I studied on them in the dark of my night club, Meilori's. It was all I had left of my wife. She had passed on, too. In a way. But not before she had slapped my face. The fact of it had hurt more than the force of it. Meilori had slapped me. Me. I could still almost feel it on my cheek. I had taken her love for granted and had paid a terrible price.

That had been seven years ago to the day. September 11th. It didn't mean to me what it now meant to most people. And yet, in a way it did. My whole world had changed that day, too.

Now, a lot of other people's lives had been shattered again. Not by terrorists. Not by a deserting wife. But by a hurricane. Katrina.

I studied the night club that had seemed so alive when Meilori walked its rich, red carpets. Poor sad, ravaged beauty now. My club had sure seen better days. Housing survivors and rescue workers had pretty much made a shambles of her retro-Victorian elegance. But to my eyes she still seemed a beauty. But I was a romantic. Hard to believe after all I had seen, but I was a slow learner.

I looked around, not seeing the torn curtains, stained tablecloths, and overturned tables, but rather seeing ghosts of the past chatting and plotting long-dead schemes. Worse, in the dark quiet that shivered like a dying breath, I saw her. Meilori Shinseen, the other half of my heart. The half that had ripped itself away from what was left of mine.

I thought about Meilori. She had been one of those haunted-eyed women you attached your own hidden fears and silent sorrows to. And her face. Lord, her face. Aside from being beautiful, which it had been ... so much so that the whole world seemed to center around it when I had looked at her. But there was more. Besides being hauntingly beautiful, it had been a good face. And I'd not seen many beautiful faces that were.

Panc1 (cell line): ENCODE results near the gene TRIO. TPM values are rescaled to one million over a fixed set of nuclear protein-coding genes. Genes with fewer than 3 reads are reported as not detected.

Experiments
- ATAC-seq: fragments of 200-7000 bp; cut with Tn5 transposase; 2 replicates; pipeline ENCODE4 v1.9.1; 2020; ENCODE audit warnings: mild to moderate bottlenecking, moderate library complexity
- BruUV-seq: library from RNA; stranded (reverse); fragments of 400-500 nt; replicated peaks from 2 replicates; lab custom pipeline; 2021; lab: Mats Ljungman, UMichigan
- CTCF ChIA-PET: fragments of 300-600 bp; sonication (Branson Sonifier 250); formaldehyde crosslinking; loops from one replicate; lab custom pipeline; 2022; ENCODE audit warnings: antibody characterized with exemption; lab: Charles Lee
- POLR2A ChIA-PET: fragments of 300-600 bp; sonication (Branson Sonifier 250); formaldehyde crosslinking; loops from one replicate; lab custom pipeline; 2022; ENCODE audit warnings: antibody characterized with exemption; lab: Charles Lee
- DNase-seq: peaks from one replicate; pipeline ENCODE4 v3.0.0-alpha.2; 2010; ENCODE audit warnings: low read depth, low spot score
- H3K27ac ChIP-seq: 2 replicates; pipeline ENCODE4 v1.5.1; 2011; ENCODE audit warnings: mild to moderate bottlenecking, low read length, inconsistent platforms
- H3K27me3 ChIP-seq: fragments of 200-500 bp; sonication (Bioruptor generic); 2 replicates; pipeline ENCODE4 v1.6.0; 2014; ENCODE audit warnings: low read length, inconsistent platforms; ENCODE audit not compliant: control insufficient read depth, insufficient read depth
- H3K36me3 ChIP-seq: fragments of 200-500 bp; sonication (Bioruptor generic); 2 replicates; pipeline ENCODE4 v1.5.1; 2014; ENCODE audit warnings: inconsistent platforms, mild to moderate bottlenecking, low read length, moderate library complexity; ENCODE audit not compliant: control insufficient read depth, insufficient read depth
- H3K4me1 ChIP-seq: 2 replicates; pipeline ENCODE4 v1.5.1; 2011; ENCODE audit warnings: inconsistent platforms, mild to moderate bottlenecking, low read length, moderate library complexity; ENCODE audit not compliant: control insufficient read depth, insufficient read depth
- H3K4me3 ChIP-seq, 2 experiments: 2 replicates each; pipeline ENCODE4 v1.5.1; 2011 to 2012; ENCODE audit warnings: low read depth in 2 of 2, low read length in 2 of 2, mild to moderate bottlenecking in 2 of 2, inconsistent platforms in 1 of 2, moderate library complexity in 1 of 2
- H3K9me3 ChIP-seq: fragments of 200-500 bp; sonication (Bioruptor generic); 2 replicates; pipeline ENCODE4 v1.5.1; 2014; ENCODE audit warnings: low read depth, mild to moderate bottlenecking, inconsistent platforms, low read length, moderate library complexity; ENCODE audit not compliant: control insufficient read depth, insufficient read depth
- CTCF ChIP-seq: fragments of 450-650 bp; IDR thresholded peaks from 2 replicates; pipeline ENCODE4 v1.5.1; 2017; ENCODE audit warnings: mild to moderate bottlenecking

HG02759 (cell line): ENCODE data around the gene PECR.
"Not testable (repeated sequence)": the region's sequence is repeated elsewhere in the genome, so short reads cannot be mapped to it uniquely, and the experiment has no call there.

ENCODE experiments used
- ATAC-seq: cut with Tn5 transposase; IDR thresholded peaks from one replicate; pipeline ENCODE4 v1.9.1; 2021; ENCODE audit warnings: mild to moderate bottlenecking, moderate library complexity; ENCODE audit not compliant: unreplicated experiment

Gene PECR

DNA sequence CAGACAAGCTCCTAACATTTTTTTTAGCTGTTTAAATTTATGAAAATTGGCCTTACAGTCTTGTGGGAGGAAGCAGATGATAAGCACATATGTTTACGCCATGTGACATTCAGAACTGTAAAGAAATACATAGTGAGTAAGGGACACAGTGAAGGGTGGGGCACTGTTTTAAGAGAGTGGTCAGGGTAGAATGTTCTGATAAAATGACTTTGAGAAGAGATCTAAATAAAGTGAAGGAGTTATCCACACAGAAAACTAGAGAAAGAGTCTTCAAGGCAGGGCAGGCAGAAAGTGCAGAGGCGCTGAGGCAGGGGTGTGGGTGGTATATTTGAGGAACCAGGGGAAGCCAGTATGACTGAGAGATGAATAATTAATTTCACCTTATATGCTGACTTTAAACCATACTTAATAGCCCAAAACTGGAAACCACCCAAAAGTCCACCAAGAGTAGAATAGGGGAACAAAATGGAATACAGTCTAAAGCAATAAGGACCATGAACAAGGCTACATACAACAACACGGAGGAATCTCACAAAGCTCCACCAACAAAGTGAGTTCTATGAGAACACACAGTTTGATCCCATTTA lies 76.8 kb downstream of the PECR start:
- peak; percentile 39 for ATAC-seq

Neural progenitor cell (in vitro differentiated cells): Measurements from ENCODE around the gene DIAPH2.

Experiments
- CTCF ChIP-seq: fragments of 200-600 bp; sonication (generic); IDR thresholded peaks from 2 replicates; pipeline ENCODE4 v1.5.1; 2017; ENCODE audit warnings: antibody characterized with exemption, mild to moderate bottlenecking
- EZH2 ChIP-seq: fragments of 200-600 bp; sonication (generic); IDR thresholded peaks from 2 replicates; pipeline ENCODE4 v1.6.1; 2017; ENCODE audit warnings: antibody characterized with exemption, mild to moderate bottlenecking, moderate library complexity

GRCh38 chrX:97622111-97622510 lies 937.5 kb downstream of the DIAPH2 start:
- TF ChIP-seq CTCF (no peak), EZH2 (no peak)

There were whispers in her jade eyes of tragedy and of pain, but no self-pity. Instead her past seemed to have given birth to a wry understanding, laced with echoes of bitter humor. There were disturbing depths of sadness in her eyes. Depths which whispered of age more ancient than the Aztecs, more haunted that even my past. They had both called and warned at the same time. I had lost myself in their green depths where the monsters swam, the monsters which drive us or haunt us or both. We had both done terrible things in our past, but in each other's arms we had found some small measure of peace. Until ....

I shivered at the memory of that day seven years ago.

I had lived a life of fire, had died a death of ice. But it was only until I met Meilori that I had realized before her I had not lived at all.

What had Elu whispered as he lay fading away in my arms those long years ago? "What is life but a flash of a firefly in the night, the breath of a buffalo in winter, the cloud shadow that races across the tall grass to lose itself in the setting sun."


I'm listening right now to "You Go To My Head." But it isn't being sung by Billie Holiday but by the Canadian Diana Krall. Think Ali Larter playing the piano with a sexy, haunting voice. You might want to check out her website if only to see her beauty.

She's just been nominated for three Juno awards. And she is going to tour New Zealand. Sigh. One day I'll get to go there myself.

If you want to watch and hear her sing, "You Go To My Head," here it is :